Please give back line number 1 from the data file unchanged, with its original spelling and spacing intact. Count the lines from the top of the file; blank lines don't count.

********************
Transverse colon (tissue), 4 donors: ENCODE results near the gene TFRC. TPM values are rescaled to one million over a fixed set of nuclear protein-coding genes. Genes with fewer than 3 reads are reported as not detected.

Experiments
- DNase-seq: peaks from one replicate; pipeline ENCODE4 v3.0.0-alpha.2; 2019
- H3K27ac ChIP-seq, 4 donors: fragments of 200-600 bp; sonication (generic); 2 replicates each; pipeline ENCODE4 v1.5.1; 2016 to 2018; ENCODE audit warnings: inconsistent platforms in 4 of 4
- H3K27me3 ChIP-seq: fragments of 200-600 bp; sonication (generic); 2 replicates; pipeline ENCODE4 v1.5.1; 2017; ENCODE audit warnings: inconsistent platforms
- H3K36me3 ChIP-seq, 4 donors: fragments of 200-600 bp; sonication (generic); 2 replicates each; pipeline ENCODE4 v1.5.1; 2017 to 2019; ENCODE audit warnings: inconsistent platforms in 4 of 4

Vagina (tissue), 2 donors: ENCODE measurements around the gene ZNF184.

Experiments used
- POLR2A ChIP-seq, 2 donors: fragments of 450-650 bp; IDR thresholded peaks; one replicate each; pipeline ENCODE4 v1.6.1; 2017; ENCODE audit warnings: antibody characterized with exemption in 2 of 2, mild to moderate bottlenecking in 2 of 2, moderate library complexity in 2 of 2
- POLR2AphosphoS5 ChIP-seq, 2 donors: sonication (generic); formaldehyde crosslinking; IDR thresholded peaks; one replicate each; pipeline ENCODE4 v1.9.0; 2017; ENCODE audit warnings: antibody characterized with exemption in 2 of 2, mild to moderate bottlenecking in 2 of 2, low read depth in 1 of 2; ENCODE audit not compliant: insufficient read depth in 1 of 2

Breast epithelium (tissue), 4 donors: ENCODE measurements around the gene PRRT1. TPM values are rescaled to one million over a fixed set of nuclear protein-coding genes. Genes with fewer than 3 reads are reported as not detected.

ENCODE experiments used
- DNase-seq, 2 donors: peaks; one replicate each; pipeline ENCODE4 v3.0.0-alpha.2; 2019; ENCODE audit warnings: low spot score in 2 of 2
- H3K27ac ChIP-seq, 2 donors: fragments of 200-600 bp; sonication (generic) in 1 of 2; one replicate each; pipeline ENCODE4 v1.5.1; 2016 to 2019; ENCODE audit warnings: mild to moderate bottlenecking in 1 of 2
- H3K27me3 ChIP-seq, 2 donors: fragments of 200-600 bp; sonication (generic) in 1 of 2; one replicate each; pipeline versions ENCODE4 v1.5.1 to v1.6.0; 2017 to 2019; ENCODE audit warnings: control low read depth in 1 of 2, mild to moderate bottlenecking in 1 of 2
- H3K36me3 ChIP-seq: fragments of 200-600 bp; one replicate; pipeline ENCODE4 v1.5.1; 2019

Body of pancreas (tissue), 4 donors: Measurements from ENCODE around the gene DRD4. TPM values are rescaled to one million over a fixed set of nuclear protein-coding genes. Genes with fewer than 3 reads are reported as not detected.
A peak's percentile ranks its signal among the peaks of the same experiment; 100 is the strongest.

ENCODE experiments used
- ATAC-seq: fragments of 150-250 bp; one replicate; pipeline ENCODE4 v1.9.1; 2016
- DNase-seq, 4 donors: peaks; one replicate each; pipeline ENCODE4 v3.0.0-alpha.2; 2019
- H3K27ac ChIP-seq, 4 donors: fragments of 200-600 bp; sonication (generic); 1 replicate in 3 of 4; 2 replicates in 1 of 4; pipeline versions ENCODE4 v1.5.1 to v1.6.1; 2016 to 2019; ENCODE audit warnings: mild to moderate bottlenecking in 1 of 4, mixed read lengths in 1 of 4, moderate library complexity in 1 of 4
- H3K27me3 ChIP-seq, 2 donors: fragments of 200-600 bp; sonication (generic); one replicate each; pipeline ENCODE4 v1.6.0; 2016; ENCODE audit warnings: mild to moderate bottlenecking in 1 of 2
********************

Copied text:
Transverse colon (tissue), 4 donors: ENCODE results near the gene TFRC. TPM values are rescaled to one million over a fixed set of nuclear protein-coding genes. Genes with fewer than 3 reads are reported as not detected.